One of these re-identifies the Amenhotep III mummy as Aye. However, this scheme involves re-identifying Thutmose IV, one of the most securely identified of the royal mummies. So Wente proposed a scheme in which Amenhotep III's mummy becomes Akhenaten. In favour of this it is suggested that the features of this mummy are consistent with portraits of Akhenaten. Against this is that this mummy is not a good candidate for the father of Tutankhamun, causing Wente to suggest alternative parentage for Tutankhamun.
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hereticgal
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PostPosted: Mon Nov 06, 2006 2:52 pm    Post subject: Reply with quote

This is a question I have always wondered about too. Most people seem to think he died of a sickness. a few say he may have been killed. With everything that was going on I wouldn't be surprised if they did do away with him.
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PostPosted: Mon Nov 06, 2006 6:21 pm    Post subject: Reply with quote

I think I've mentioned this before but there are apparently several depictions of Akhenaten vomiting, and it has been reported that this shows attempted poisoning.

I'm fairly sure that there must be some sort of supporting inscriptional evidence to this effect as otherwise one might reasonably conclude he was simply had flu, or was perhaps suffering fom a common condition like migraine or heatstroke. The attempts are described as 'unsucessful' as I recall, so there must be text relating to this somewhere. It's incredible to think that this was depicted at all - I can only conclude it was show that the king had not succumbed.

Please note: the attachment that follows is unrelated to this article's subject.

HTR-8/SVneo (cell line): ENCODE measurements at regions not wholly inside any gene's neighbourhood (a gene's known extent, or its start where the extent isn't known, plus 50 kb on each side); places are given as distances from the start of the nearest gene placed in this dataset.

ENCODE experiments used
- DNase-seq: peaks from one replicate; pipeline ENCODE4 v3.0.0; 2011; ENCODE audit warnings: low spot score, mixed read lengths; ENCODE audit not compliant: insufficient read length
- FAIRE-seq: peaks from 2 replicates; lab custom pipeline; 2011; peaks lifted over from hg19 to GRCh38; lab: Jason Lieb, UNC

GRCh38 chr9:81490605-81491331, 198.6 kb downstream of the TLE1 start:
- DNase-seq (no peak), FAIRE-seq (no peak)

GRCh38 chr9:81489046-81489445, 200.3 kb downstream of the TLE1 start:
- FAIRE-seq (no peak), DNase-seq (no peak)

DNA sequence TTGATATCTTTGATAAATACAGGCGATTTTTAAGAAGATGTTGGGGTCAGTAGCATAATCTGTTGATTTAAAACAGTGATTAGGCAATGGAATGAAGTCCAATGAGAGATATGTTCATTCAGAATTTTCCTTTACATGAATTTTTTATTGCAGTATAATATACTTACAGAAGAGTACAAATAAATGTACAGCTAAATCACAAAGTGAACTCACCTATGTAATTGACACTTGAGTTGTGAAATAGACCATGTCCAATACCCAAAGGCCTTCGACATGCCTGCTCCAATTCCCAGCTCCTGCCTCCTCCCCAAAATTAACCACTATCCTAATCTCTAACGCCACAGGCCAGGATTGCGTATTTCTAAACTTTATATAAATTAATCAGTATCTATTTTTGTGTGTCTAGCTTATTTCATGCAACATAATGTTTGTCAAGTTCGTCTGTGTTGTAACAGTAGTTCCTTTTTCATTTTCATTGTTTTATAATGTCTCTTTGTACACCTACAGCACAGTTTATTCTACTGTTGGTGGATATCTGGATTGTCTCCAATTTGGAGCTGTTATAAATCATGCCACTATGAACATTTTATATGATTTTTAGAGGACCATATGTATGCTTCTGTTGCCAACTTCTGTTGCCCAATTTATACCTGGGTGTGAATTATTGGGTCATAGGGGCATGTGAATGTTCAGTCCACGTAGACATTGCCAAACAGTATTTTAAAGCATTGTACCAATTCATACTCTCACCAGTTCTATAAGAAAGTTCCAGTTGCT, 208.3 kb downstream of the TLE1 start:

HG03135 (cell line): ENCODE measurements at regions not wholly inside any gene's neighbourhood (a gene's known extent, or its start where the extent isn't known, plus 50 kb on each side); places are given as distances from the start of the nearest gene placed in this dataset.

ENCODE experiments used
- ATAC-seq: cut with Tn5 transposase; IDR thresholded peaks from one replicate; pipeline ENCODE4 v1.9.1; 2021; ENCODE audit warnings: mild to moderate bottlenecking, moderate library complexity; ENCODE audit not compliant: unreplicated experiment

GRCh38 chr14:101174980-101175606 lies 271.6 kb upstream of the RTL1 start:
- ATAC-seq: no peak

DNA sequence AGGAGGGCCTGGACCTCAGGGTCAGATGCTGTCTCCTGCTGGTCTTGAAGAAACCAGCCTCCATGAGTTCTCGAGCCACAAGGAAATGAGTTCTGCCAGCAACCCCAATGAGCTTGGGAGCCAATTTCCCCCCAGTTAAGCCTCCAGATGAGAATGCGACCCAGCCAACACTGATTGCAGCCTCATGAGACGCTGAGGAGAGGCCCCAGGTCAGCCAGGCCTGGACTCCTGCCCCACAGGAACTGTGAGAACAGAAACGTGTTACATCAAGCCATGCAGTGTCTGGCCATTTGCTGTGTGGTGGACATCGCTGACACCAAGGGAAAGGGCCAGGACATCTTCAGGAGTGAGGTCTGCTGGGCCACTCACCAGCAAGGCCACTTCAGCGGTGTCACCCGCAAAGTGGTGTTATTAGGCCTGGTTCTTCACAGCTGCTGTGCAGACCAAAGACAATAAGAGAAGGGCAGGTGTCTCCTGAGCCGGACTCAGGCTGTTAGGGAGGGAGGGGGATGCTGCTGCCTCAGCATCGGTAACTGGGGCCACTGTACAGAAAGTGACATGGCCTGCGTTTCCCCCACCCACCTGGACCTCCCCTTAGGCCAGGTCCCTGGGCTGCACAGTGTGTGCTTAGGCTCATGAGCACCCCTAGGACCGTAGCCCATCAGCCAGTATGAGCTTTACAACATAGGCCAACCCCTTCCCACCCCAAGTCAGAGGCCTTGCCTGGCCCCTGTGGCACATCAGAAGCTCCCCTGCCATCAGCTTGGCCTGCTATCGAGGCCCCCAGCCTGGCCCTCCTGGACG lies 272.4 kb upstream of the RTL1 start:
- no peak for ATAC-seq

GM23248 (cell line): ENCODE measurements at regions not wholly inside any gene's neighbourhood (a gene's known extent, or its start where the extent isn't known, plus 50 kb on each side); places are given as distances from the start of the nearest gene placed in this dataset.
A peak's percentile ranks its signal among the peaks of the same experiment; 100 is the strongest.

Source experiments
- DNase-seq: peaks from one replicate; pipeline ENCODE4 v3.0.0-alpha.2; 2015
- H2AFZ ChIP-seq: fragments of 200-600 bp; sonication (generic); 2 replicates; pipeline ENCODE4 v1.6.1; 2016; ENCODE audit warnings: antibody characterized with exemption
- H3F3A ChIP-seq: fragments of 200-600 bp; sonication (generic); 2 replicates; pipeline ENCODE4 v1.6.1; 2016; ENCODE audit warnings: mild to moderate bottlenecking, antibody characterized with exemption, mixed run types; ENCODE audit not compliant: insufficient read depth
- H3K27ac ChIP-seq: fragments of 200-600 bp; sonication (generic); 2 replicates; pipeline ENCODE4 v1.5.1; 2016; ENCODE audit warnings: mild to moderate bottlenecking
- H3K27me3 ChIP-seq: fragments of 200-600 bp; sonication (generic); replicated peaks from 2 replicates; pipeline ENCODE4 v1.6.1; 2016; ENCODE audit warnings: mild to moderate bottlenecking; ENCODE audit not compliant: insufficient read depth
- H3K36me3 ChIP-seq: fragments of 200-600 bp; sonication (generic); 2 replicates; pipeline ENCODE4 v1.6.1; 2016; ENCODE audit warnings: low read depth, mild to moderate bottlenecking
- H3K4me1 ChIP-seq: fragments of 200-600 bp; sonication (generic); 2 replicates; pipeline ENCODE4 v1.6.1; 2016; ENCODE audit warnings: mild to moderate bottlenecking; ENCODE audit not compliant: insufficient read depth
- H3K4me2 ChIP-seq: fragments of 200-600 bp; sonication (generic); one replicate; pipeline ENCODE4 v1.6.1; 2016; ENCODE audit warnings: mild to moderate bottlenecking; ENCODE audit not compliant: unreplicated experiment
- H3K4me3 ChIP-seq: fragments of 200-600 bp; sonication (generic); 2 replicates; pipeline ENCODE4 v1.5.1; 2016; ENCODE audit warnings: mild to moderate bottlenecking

If anyone can help out with a reference I would be very grateful. I can't remember whether these were tomb reliefs, or on the talatat (infill material - not the letters!).

Again, as I've mentioned before, the relatively early deaths of most of the Amarna pharoahs has been taken as evidence they were probably quite frail (inbreeding!?). Also, the plague theory is a very sensible one.
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PostPosted: Mon Nov 06, 2006 6:25 pm    Post subject: Reply with quote

Believe it or not, english is my first language - so please excuse the proliferation of typos Very Happy